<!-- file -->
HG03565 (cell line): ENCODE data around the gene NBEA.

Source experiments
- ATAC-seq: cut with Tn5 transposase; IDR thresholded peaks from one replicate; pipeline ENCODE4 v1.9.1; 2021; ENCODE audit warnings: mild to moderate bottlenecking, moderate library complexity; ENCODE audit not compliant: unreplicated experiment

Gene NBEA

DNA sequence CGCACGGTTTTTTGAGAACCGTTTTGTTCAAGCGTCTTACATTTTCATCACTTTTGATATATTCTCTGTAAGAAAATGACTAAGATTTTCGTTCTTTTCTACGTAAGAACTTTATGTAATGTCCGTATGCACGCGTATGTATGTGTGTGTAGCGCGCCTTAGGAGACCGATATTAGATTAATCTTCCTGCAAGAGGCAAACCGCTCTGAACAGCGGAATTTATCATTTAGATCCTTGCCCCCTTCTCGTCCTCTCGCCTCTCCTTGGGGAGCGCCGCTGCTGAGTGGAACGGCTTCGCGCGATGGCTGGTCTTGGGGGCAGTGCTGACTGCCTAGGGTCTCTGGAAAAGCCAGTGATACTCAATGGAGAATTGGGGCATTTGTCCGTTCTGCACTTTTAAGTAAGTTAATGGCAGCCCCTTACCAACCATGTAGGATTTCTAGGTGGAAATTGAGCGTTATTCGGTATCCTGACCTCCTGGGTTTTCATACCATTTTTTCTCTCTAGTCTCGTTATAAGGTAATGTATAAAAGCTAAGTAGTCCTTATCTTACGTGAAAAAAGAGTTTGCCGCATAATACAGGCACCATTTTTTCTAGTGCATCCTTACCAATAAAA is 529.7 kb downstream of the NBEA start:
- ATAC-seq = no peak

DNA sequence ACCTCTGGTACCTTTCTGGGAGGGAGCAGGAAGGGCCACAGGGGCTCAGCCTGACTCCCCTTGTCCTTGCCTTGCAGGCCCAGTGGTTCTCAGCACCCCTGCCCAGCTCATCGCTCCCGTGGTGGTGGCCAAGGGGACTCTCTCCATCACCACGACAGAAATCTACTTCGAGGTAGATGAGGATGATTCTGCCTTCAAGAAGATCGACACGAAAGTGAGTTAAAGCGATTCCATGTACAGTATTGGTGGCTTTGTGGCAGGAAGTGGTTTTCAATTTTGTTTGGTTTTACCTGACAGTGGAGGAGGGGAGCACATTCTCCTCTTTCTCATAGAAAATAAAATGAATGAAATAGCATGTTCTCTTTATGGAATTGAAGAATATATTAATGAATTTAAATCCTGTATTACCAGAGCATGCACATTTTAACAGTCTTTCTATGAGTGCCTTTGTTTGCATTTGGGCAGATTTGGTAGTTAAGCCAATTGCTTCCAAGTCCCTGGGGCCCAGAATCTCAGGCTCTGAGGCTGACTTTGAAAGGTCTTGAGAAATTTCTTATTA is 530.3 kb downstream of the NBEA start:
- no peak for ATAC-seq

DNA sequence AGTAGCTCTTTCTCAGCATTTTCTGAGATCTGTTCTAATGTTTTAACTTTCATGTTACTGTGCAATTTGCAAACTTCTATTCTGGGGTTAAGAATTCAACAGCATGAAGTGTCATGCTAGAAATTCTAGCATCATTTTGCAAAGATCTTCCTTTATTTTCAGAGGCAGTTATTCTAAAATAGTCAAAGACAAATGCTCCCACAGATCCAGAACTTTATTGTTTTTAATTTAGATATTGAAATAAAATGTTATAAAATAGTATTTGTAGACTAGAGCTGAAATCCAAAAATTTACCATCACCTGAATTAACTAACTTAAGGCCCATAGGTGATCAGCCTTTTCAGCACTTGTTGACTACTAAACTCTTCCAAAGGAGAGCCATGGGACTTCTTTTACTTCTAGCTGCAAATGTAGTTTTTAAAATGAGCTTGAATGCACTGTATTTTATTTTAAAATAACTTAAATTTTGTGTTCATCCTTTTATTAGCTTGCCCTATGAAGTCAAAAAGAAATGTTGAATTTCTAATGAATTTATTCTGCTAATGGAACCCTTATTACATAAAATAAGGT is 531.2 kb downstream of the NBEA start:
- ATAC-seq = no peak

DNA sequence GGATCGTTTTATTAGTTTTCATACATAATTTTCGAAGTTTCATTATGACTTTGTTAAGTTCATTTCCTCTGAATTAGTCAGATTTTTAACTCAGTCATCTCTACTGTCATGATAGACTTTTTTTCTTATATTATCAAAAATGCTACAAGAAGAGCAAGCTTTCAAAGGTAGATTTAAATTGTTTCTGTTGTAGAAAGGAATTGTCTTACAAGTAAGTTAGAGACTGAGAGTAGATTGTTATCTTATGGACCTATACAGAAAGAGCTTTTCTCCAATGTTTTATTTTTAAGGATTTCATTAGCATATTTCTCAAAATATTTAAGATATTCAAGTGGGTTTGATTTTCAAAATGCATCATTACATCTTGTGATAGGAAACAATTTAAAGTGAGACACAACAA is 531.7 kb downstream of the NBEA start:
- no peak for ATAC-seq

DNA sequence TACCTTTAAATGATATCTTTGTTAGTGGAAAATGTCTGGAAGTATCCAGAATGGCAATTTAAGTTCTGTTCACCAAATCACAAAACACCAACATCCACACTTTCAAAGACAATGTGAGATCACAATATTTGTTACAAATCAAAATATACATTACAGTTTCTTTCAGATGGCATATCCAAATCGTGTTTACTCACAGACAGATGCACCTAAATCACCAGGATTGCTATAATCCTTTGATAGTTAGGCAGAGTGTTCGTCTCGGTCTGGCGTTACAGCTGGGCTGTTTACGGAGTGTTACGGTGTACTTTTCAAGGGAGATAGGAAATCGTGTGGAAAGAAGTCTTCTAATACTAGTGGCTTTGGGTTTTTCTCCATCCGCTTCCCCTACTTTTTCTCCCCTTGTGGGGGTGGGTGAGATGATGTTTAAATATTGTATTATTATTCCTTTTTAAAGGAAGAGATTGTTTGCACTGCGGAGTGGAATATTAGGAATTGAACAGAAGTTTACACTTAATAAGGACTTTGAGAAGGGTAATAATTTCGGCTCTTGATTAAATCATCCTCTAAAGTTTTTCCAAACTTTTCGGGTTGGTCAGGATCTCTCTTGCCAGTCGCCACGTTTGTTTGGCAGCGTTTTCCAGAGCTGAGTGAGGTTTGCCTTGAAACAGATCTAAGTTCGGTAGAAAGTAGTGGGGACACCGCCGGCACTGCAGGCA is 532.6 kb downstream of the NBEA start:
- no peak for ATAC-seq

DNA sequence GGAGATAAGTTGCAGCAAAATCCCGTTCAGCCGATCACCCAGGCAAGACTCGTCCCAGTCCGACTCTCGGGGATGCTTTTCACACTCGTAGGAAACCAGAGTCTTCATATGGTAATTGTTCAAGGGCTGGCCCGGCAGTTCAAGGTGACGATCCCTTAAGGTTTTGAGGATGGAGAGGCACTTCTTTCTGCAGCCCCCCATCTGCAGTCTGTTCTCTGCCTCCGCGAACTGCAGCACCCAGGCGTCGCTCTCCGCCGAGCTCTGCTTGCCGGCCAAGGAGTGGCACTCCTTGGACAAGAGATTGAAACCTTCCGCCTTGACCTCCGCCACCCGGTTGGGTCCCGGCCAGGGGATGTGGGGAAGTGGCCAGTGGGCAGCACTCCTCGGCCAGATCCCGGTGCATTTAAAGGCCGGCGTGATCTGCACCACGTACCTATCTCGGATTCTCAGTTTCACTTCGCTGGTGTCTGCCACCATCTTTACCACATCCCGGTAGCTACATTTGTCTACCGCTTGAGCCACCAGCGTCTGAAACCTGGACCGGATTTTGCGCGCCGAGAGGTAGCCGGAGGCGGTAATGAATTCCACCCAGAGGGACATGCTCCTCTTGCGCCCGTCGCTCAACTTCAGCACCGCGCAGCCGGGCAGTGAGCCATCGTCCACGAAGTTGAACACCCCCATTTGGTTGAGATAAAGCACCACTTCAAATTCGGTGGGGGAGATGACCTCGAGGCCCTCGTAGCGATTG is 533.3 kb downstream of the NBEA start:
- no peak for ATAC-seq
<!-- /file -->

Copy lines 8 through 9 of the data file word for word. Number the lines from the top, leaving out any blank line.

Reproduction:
- no peak for ATAC-seq

DNA sequence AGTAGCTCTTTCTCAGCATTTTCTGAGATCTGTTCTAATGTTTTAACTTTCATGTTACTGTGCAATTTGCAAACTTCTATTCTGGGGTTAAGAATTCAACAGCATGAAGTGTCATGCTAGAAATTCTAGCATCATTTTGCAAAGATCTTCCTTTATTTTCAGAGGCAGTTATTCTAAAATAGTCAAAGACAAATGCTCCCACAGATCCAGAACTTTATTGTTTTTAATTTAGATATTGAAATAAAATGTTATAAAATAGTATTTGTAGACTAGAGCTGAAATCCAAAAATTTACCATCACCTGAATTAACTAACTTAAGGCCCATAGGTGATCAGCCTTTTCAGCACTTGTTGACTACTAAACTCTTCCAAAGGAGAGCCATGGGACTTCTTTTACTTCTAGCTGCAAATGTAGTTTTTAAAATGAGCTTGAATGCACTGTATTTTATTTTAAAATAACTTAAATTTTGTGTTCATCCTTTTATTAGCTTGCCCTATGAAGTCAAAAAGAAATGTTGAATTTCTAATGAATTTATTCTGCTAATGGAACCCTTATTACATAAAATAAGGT is 531.2 kb downstream of the NBEA start: